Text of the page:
Home Assessment 4.15.2020
I read a while back about how writing a narrative of your day is a great way to get a bird's eye view of how things are going in life; for your children's education, your home atmosphere, etc. The goal is to randomly pick a day and not just a good one! I hope to write one each month in 2020 - it will be interesting and revealing when I look back in 2021. I am specifically thinking about what the little Meadors are learning as they live in our home, so that's my focus. You can read previous posts here:
Samantha and Rex must be growing. I woke them up at 7:50. That's not unusual for Sammi but for early bird Rex...well, let's just say I could get used to this.
We read stories over breakfast as well as our poem for the month, Try Again by William Hickson. I haven't seen much interest in this poem from the children so I was surprised and pleased to hear Sammi reciting it along with me (I reading it, she from memory). Small people are unfairly quick.
The poem has a line in it about what to do if you don't "win the race". So we have been conducting Youtube research on fantastic races. The Jamaican Bobsled team in the 1988 Olympics is great, certain running ones are inspiring, a skiing one is amazing, and today we watched a four-minute clip from The Return From Snowy River and one of its horse racing scenes.
After that we ran around outside pretending to be racehorses. As I went on to morning chores, they asked for oats to eat - horses eat raw oats after all, as I have shown them using my horsey lips to gum oats from my open palm. They find this intensely fun as I did when I was little. There are still some oats on the sidesteps. Note to self, have them sweep after playing "horse".
Before lunch so much happens. It is incredible when I document the day and the number of conversations, arguments/fights...ahem... teaching moments, frustrations (most often mine), and laughs occur. I am exhausted and ravenous by lunch.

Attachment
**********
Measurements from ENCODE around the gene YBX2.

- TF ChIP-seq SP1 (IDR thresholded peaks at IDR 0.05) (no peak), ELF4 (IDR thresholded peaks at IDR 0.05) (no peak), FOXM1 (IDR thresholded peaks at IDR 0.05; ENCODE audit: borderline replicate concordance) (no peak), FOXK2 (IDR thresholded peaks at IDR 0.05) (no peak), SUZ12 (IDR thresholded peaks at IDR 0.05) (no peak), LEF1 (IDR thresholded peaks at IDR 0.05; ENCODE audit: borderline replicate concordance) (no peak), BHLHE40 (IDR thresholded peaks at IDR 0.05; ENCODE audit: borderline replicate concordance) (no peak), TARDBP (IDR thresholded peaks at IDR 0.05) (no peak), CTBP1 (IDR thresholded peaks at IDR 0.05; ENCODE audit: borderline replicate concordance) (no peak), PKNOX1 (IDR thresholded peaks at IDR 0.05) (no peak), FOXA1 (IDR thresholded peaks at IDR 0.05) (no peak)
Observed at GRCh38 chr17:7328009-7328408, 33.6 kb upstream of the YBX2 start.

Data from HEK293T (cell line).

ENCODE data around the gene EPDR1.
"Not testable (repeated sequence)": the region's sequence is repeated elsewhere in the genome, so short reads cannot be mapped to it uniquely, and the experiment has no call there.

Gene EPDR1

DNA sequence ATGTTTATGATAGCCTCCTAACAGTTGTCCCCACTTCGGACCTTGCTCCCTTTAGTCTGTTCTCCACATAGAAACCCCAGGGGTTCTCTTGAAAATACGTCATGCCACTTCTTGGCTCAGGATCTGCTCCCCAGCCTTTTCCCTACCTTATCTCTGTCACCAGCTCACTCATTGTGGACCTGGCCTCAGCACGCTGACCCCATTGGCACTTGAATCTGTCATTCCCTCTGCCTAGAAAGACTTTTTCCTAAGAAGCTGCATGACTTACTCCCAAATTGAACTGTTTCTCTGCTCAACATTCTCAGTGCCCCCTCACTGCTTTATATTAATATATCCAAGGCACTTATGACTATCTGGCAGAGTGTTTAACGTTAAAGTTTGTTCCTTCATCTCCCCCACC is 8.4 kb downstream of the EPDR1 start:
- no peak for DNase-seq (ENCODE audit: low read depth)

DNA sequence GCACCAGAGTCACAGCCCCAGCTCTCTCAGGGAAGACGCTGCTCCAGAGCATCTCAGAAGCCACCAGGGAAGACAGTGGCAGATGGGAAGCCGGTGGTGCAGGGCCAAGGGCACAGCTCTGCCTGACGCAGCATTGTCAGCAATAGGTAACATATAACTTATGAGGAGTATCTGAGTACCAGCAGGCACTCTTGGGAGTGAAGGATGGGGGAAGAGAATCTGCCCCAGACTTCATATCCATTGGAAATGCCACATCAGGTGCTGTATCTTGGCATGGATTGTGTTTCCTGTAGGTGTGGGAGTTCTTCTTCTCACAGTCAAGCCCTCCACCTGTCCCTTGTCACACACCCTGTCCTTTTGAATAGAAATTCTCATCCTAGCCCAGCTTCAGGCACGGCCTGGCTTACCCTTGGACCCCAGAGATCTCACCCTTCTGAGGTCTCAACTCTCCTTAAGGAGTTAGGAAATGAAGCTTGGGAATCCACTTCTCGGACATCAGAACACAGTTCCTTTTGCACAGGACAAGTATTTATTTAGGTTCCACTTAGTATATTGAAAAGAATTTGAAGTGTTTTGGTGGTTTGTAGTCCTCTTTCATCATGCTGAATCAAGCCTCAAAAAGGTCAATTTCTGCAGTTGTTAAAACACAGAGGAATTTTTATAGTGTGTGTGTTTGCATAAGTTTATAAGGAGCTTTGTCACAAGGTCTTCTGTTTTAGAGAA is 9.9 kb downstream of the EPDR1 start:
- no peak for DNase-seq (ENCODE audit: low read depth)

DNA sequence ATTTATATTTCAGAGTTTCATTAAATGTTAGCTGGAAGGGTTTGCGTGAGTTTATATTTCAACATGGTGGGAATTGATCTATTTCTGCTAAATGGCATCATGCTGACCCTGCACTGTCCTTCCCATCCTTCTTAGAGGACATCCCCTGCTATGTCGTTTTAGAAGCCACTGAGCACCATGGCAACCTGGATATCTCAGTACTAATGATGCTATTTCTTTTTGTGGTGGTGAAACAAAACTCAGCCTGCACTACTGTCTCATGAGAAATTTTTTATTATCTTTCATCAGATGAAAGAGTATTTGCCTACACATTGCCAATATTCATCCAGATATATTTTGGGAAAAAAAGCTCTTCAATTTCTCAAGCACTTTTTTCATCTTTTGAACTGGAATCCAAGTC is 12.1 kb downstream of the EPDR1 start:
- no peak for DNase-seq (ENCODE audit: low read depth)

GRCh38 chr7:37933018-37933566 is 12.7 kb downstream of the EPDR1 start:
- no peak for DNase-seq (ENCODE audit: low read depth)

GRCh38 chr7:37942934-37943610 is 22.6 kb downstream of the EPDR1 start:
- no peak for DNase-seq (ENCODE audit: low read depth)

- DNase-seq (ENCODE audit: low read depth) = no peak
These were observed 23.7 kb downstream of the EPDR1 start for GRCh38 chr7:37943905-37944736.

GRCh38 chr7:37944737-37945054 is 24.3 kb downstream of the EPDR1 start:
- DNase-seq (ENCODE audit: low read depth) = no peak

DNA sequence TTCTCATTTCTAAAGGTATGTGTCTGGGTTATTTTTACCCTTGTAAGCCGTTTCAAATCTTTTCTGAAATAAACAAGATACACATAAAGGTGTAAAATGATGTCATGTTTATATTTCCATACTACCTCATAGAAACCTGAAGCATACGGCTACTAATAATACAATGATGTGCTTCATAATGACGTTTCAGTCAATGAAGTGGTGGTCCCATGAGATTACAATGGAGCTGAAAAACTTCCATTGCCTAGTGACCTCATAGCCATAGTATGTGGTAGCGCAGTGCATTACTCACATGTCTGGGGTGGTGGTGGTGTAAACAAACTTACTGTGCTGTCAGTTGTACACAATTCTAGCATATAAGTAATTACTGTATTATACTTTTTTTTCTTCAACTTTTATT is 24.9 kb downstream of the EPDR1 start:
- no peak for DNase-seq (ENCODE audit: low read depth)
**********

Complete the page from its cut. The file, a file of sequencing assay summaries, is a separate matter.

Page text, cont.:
This morning Sammi and Rex played tractors upstairs on the car carpet. We read aloud from James Herriot's book for children. We had reading lessons (Rex: one minute, Samantha: four minutes) and piano lessons (same lengths). And everyone but Bradley who was sleeping this whole time, jumped on the trampoline.
They also played on their bikes and in the yard with the friendly neighbor kids and because they were, we went to pick up free school lunches. Eating outside makes clean up so easy. I'm excited for warmer weather so my personal goal of eating all meals outside can be met.
After the usual quiet and naptime, Sammi and Rex played tractors again and then Rex took a bath while Sammi drew. She has sent some pictures to friends in the mail during the quarantine. Brad got a bath, too, and then we listened to stories on the record player. It had been a hot morning but the weather turned rainy and cold and at one point in the afternoon, Rex asked for hot cocoa. Spring in the northwest!
At five o'clock the sun came back out and suddenly it was still and warm again. Dale came in early to take the kids on a bike ride. Sammi just learned how to ride a two-wheeler and Rex tears it up on the Radio Flyer red tricycle.
While they were gone Bradley took a cat nap and I amazed myself with how much I can get down when it's just me - even with a glass of wine in one hand.
We ate chicken fajita enchiladas and a green salad for dinner and warm peanut butter cookies for dessert. Sammi wanted to show Dale the horse race we watched at breakfast but I asked her to tell him about it instead. It was interesting to hear it from a four year old's viewpoint.
One thing that happened in the clip that generated a lot of discussion was a rifle shot that kills a horse in the race. There was terrific concern over the horse and the man riding it - and if I had remembered that this happened I probably wouldn't have shown them that clip. So many questions! Why was he shot? What happened? Why didn't the horse get up? Did the horse die?
After dinner we took a walk/bike ride. That is about the most pleasant way to end a day. We talked to some young black cows, and several horses; Rex bringing up the rearguard on his trike and telling the cows to go home and not follow him. They were behind a fence but they must have worried him.
These quarantine days (one month and one day in) are not terribly different than our usual days but somehow knowing you can't be with friends or extended family grates on me. We miss our people.
This was a very usual day with squabbles and camaraderie dashed over it like salt and pepper. Keeps life interesting for sure.